After getting off the funicular at the bottom of the hill, I noticed a narrow, very swift-running stream running underneath it. This turned out to be the Almkanal, and the funicular building lies directly over the mouth of it. There was a small exhibition about it. For seven centuries the Almkanal was the most important source of energy and water supply for the city; apparently, in the 19th century there were over 120 watermills along it. It connects the Alm River to the River Salzach (the main river running through Salzburg) and within Salzburg it mainly runs underground. It has remained a source of energy, as apparently it powers several small power stations, and has been routed underneath Salzburg's Great Festival Hall in order to act as part of its air conditioning system! It powered the funicular from the latter's opening in 1892 until it was converted into electric in 1959.

Nowadays you can find 10 species of fish in the Almkanal, including several types of trout as well as an invasive species of crayfish from America. Apparently, in the nearby River Salzach it was once possible to see the largest freshwater fish in Europe - the beluga, a type of sturgeon which can grow up to 5 metres long - as they migrated from the Black Sea up the Danube. The biggest specimens were apparently a major attraction, much admired by the people of the city! Sadly, nowadays there are too many obstacles in the Danube for this migration to happen, so they are no longer seen as far as the Salzach.

Although it was only between 5 and 5.30pm, my feet were so painful by now that I decided to make my way slowly to a particular place I had in mind for dinner, and have dinner there a little early, with the idea then to stop at a supermarket on the way back to the hostel for a snack to have if I felt hungry again later on. The restaurant at Hotel Elefant was open for business - the main dishes were all a bit too pricey for me, but I had some absolutely delicious Tyrolean shrimp soup, which came with a tasty cheese straw-type thing. To follow that I had a lovely Salzburger Nockerl - a great big puff of meringue, baked with a brown crust on the outside and soft meringue inside, and all lying on a bed of raspberry sauce which I could tell had been made of real raspberries.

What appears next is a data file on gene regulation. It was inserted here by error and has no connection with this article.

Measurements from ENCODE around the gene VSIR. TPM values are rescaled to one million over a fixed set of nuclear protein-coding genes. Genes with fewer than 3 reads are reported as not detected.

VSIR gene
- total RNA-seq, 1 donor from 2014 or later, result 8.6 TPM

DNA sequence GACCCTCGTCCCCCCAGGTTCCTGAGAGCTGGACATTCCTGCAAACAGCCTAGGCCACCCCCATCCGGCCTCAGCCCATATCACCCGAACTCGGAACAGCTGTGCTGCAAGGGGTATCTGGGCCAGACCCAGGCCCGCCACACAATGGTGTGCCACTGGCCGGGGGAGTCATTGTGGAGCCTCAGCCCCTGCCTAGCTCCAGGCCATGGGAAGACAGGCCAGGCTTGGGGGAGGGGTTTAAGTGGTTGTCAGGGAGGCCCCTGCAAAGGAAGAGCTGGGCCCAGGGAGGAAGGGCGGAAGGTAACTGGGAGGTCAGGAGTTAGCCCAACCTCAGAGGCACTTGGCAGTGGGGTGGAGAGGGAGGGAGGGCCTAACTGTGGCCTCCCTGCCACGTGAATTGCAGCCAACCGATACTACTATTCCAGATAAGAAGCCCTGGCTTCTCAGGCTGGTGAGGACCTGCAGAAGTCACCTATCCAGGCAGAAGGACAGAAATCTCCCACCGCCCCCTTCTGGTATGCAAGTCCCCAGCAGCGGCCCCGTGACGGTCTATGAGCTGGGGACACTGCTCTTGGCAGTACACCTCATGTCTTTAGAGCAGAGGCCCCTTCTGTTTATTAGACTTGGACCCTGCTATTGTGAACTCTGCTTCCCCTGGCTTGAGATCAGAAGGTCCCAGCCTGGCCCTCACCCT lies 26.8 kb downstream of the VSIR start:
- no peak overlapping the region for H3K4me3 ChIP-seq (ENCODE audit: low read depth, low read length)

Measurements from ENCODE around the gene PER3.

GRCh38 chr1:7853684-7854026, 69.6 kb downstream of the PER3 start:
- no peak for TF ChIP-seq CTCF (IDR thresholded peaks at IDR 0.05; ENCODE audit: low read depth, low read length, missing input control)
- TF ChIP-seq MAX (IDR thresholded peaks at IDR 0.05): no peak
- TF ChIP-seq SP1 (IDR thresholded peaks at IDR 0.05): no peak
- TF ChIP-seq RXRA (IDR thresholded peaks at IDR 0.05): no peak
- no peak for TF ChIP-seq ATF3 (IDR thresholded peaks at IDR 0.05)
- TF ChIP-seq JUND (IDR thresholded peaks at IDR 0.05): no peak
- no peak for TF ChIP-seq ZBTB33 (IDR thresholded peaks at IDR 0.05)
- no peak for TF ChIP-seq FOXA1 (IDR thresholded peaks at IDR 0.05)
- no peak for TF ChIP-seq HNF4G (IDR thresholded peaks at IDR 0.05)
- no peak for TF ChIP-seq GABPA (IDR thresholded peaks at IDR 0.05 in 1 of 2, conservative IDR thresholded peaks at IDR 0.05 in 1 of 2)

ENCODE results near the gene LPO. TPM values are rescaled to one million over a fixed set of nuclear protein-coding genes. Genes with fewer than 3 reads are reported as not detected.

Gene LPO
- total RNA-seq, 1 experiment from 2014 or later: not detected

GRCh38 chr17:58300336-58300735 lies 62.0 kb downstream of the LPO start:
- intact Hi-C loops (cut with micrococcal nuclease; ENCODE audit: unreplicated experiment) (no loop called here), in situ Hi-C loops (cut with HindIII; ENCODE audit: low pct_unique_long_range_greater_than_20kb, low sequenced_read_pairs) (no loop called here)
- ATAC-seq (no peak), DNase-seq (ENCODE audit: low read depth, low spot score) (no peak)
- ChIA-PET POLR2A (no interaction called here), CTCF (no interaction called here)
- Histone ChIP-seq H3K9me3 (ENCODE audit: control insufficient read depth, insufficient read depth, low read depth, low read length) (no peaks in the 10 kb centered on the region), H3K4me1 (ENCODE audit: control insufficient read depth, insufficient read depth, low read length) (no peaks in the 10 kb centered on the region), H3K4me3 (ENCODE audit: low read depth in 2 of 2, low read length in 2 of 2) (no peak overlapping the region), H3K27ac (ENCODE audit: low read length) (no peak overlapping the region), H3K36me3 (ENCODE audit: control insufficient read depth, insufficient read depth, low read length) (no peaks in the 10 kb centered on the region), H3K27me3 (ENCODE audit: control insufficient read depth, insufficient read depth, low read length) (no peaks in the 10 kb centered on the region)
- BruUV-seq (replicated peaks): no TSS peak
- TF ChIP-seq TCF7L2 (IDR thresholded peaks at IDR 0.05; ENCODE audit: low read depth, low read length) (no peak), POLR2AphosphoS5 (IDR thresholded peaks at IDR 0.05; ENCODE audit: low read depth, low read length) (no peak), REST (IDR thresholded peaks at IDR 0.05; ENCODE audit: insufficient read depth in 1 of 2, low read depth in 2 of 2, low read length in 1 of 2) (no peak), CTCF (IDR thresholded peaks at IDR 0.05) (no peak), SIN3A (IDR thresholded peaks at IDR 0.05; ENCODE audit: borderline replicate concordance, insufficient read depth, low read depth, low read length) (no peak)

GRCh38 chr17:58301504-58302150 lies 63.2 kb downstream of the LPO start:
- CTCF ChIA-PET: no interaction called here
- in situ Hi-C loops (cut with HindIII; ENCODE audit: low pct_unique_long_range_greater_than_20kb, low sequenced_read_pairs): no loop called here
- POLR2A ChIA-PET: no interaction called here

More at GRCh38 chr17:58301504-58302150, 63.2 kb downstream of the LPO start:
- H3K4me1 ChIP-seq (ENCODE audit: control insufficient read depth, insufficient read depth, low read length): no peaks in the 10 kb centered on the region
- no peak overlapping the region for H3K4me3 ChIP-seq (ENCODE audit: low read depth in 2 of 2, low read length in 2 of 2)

After a half-an-hour totter back out of the historic centre, I arrived at the supermarket opposite my hostel only a few minutes after it had closed... A bit annoying, as I hadn't expected it to close so early on a Saturday, but oh well - I already had a drink with me, at least, and then I realised I still had a bit of chocolate left from my journey in the morning, so I had something for later if I needed it.

I spent the following couple of hours emailing home and then checking into my flight and sorting out my passenger locator form for the next morning, before getting an early night.


I had a fairly early start to get to the airport a couple of hours before my flight at 10:40; too early to do anything else before setting off. I took a bus from near the hostel to the main station this time, so I wouldn't have to do lots of walking again with my painful feet. However, there didn't seem to be any way of paying - no ticket machines at the bus stop or on board, and I could see that you didn't get tickets from the driver. In the end I felt so on edge in case ticket inspectors came round, I got off the bus early and walked the rest of the way (just a couple of blocks, luckily). Once at the station, there were machines where I could get a ticket for the bus to the airport (phew).

Once at the airport there were no hold-ups going through security and baggage checks and the flight went smoothly to London Stansted.

Posted by 3Traveller 11:05 Archived in Austria Tagged bridges churches trains salzburg airport cemetery austria museum christmas traditions explorations fortifications unesco_world_heritage_site cave_system austrian_cuisine spittal_an_der_drau